This rich, dense bread really lends itself to being made with walnuts, poppy seeds, or sunflower seeds and is categorically the most delicious bread for jam and toast. The slightly sour tang of the bread really enhances the sweetness of the jam (recipe for jam here. Not as hard as you might think).

Yay, science!

The starter relies on two symbiotic micro-organisms, yeast, and lactobacilli. The lactobacilli are a type of bacteria that produce lactic acid, and create the slightly sour tang to the bread. They also break down the maltose sugar into straight-up glucose. The yeast does what yeast always does – chows down on sugar (made by the handy lactobacilli) and produces carbon dioxide and alcohol. The alcohol, as in all bread, evaporates in the oven, but the carbon dioxide is what makes your bread rise.

Your starter will be full of living organisms, and as such they’ll need to be fed. You have to ‘refresh’ the starter every so often and ‘feed’ it with more flour and water. The strains of yeast and bacteria will vary from bakery to bakery, kitchen to kitchen, so you often find people getting rather possessive about their preferred starter – it becomes something like a kitchen pet.

Convinced you to give it a try yet?

Sourdough

The starter

The natural yeast you will be using needs time to get going. Your starter will need to be at least a week old before you use it.

To get it going, whisk together 100g wholemeal bread flour with enough warm water to make something like the texture of runny pancake batter – fairly sloppy is fine. Beat plenty of air into it and wander round the kitchen as you do – you want plenty of chance for it to meet up with some natural yeast. Cover it with cling film and leave 24 hours.

After 24 hours, you should see some signs that it is fermenting – it should start to bubble, and over time it will start to smell a bit vinegary/fermented. It won’t smell terribly delicious at this stage, but that’s normal. Provided it’s starting to bubble a little, tip out half and then ‘feed’ it with 100g more wholemeal flour and enough water to bring it back to that runny consistency. Do this daily for a week. Getting it going is quite expensive in flour, but once you’ve got your starter fermenting, it won’t need feeding anything like as often.

The bread

After your week is up, you should start to notice a difference in the smell and texture of the starter. It will still be a sour smell, but should have started to smell less acrid, almost a little beery. If it is mouldy, or still smells revolting, then throw it out and start over.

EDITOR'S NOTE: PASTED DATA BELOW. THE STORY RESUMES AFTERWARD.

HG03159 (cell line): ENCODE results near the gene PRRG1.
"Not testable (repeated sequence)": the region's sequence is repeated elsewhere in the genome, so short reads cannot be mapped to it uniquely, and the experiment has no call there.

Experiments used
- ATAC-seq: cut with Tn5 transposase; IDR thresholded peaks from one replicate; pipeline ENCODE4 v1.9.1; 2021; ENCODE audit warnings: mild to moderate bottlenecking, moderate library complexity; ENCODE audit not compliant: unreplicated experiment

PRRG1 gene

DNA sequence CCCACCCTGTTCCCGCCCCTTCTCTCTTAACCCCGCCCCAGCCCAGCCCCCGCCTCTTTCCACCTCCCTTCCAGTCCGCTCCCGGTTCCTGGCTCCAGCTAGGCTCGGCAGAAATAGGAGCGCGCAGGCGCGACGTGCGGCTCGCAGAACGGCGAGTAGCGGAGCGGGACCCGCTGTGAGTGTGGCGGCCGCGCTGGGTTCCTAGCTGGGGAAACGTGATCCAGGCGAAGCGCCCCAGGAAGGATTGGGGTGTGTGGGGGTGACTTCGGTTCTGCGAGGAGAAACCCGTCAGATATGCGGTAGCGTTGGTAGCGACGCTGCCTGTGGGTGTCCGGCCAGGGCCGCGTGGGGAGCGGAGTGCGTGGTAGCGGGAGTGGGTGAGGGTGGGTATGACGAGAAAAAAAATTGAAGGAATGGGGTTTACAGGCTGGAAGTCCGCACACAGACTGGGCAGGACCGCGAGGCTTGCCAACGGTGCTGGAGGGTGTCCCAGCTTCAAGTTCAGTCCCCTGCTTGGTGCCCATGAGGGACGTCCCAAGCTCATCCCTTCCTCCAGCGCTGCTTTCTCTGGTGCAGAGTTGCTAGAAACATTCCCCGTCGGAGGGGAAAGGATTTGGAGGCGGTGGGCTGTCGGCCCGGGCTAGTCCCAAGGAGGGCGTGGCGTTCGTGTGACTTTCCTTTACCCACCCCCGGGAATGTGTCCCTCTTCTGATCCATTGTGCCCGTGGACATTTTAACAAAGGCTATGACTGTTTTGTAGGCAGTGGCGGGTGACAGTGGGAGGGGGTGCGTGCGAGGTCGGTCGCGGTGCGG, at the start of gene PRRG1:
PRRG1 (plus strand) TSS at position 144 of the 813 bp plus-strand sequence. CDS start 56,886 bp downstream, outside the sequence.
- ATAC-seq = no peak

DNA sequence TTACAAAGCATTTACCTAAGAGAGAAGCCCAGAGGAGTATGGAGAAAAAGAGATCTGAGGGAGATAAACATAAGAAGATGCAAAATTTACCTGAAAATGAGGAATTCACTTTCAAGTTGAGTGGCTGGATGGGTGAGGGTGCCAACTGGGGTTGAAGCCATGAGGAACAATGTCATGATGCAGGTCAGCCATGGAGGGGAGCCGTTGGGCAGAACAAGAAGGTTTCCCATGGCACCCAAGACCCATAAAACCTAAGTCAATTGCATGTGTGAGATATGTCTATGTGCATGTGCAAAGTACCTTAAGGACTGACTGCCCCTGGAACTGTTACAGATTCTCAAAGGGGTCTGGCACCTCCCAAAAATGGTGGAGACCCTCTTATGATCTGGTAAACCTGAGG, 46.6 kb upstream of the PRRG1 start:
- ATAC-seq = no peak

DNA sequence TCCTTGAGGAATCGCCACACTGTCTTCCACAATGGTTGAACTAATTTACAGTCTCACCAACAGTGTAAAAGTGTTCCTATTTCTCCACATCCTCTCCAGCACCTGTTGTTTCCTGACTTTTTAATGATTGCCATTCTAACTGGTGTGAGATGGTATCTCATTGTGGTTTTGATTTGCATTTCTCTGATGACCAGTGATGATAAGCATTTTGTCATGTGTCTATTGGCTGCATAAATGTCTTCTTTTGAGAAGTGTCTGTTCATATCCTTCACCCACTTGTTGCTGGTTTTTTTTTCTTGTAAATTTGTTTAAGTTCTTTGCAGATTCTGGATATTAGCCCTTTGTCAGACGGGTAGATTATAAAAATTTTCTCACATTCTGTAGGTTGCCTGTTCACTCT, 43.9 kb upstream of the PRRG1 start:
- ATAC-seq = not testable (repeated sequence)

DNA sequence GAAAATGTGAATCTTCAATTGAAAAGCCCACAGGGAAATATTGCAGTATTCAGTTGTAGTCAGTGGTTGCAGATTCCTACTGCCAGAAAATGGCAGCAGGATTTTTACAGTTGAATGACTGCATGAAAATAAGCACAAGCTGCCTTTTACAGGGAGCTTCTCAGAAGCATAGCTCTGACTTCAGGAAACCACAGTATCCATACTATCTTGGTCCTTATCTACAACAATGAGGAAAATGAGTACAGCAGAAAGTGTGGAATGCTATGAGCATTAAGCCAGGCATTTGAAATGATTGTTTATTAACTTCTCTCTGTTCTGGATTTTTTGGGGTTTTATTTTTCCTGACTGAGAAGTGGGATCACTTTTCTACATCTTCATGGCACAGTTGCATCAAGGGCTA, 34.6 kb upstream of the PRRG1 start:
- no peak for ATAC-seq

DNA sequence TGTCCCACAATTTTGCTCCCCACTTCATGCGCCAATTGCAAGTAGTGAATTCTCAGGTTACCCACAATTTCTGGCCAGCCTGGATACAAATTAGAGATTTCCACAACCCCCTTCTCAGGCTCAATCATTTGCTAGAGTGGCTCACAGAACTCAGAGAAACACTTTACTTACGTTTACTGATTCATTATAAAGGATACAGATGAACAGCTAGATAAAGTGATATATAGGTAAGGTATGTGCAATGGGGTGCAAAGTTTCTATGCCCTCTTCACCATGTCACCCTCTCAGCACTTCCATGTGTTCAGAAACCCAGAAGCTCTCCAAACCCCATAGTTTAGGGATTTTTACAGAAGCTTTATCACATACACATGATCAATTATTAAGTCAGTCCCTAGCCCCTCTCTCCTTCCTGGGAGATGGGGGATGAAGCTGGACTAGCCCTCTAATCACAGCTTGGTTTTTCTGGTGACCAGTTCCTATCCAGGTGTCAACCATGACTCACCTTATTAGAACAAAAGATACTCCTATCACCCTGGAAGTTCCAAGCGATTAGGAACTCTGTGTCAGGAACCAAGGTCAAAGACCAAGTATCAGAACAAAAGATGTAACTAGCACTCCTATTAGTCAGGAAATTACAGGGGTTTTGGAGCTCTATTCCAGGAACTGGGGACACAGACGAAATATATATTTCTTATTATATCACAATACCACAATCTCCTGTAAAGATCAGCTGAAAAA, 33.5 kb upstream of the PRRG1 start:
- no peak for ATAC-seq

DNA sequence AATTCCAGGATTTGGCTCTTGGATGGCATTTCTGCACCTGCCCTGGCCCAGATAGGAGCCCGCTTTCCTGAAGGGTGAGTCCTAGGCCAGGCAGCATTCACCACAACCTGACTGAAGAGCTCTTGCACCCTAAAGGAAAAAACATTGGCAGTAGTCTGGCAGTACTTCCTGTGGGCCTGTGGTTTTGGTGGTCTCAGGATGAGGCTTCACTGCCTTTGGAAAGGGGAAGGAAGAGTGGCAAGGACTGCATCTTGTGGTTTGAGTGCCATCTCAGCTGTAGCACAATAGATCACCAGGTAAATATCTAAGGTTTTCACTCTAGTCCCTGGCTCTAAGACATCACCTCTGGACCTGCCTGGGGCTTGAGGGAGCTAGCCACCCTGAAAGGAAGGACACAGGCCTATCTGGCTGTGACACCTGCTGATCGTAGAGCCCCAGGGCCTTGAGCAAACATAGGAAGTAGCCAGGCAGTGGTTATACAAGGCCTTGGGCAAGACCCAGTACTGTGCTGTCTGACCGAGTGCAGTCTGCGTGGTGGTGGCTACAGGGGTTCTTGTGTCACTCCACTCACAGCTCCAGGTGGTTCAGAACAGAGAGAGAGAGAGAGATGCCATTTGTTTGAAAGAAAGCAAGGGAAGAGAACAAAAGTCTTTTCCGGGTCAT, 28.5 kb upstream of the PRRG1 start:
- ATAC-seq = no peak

I tend to make it very slowly to give it the best rise, so you start the dough off the day before.

The night before mix together:
– 100 ml of your starter
– 250g strong bread flour
– 275ml water

Pop this in a bowl with clingfilm and leave at room temperature overnight. It will bubble up nicely provided your starter was a success.

The next morning knead in:
– 10g salt (essential and not just for taste – it holds back the yeast a bit)
– 200g strong bread flour
– 1 tbsp olive oil (rapeseed oil is even better if you have it, this is optional but makes a nice texture)
Give it a good knead for 10 minutes – it will be really sticky, don’t be tempted to dry it out too much by adding more flour – you’ll get a better rise this way. Be firm with kneading it – if after about 7 minutes of kneading it feels a little dry, wet the dough. How much water to add depends on how wet your starter is/how active your yeast is/how warm it is etc so experiment a bit. You do start to get a feel for it after a couple of attempts. The worst that happens is that your bread is a little dense.

Leave this to prove somewhere warm until it has doubled in size. It will take longer than regular bread (usually at least 3 hours) but can be left all day really.

Later that afternoon/evening knock back your dough, and leave it to prove either on a baking tray, or in a loaf tin if you prefer. Again, leave it somewhere warm to prove – usually around 3 hours.

Recently, I have taken to putting it in a large round cake tin, covering it with another bowl so that it doesn’t dry out, and leaving it overnight to bake in the morning. This ensure the slow, even rise that sourdough likes.

Bake once it looks good to go – either late that night or early the next morning. As with any bread, you’re waiting for it to have doubled in size – give it 15 mins at 220* and then another 15-20 at around 190*. To get the best oven spring out of it, get a spray bottle of water and occasionally give the hot oven a judicious squirt – bread loves a steamy oven.

It’s a fairly long process, but the amount of time you spend on each bit is no more than 10 mins at a go really.

How to take care of your starter

Top your starter up as follows:

– If you’re baking really regularly, do the flour and water feed daily. Keep your starter at room temperature.

– This takes A LOT of flour, so alternatively, keep it in the fridge and it will go a whole week quite happily. Just bring it up to room temperature when you want to use it.

– Even more extreme – overfeed it. Give it enough flour to get a sticky dough and it will go about four days at room temperature.

– More extreme still – overfeed and put in the fridge. We’re talking like ten days + here before it’s going to want your attention.

– If you really only want this occasionally, chuck it in the freezer. It will get going again upon being (gently) defrosted, and brought back to its runny consistency for a day.

If you forget to feed it – panic not. Yeast and bacteria tend to just go dormant until food is available, so unless it has gone mouldy, just feed it and stir it well.

It will also live very happily in a jar, so you can seal it up in there once it’s had that first week of sucking up all the yeast in the air.

Enjoy your new found love of sourdough, it’s addictive stuff 🙂